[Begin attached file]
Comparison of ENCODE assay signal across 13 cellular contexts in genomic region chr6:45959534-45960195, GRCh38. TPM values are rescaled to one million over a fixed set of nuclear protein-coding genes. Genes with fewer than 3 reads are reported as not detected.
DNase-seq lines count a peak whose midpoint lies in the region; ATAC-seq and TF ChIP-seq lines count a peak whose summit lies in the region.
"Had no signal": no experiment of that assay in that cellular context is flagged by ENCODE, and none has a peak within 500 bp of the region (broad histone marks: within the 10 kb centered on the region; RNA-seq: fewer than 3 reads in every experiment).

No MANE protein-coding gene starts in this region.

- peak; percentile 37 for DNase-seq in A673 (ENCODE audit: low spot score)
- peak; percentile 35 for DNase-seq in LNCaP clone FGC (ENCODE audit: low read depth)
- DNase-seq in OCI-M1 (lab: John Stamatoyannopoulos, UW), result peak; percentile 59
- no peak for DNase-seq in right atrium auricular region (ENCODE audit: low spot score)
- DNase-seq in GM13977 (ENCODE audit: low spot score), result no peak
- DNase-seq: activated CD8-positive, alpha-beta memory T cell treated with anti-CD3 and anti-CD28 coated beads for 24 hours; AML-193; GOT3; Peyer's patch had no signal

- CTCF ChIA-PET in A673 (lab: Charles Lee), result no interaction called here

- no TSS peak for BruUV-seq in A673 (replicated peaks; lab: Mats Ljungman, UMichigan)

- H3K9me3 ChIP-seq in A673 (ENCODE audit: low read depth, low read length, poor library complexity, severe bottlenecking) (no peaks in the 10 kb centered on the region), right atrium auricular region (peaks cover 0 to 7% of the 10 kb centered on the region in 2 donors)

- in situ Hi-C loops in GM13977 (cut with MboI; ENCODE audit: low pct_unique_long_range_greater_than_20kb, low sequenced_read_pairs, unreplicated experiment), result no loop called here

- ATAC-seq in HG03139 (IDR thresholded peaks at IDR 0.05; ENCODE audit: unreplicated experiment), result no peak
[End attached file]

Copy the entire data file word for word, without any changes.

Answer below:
Comparison of ENCODE assay signal across 13 cellular contexts in genomic region chr6:45959534-45960195, GRCh38. TPM values are rescaled to one million over a fixed set of nuclear protein-coding genes. Genes with fewer than 3 reads are reported as not detected.
DNase-seq lines count a peak whose midpoint lies in the region; ATAC-seq and TF ChIP-seq lines count a peak whose summit lies in the region.
"Had no signal": no experiment of that assay in that cellular context is flagged by ENCODE, and none has a peak within 500 bp of the region (broad histone marks: within the 10 kb centered on the region; RNA-seq: fewer than 3 reads in every experiment).

No MANE protein-coding gene starts in this region.

- peak; percentile 37 for DNase-seq in A673 (ENCODE audit: low spot score)
- peak; percentile 35 for DNase-seq in LNCaP clone FGC (ENCODE audit: low read depth)
- DNase-seq in OCI-M1 (lab: John Stamatoyannopoulos, UW), result peak; percentile 59
- no peak for DNase-seq in right atrium auricular region (ENCODE audit: low spot score)
- DNase-seq in GM13977 (ENCODE audit: low spot score), result no peak
- DNase-seq: activated CD8-positive, alpha-beta memory T cell treated with anti-CD3 and anti-CD28 coated beads for 24 hours; AML-193; GOT3; Peyer's patch had no signal

- CTCF ChIA-PET in A673 (lab: Charles Lee), result no interaction called here

- no TSS peak for BruUV-seq in A673 (replicated peaks; lab: Mats Ljungman, UMichigan)

- H3K9me3 ChIP-seq in A673 (ENCODE audit: low read depth, low read length, poor library complexity, severe bottlenecking) (no peaks in the 10 kb centered on the region), right atrium auricular region (peaks cover 0 to 7% of the 10 kb centered on the region in 2 donors)

- in situ Hi-C loops in GM13977 (cut with MboI; ENCODE audit: low pct_unique_long_range_greater_than_20kb, low sequenced_read_pairs, unreplicated experiment), result no loop called here

- ATAC-seq in HG03139 (IDR thresholded peaks at IDR 0.05; ENCODE audit: unreplicated experiment), result no peak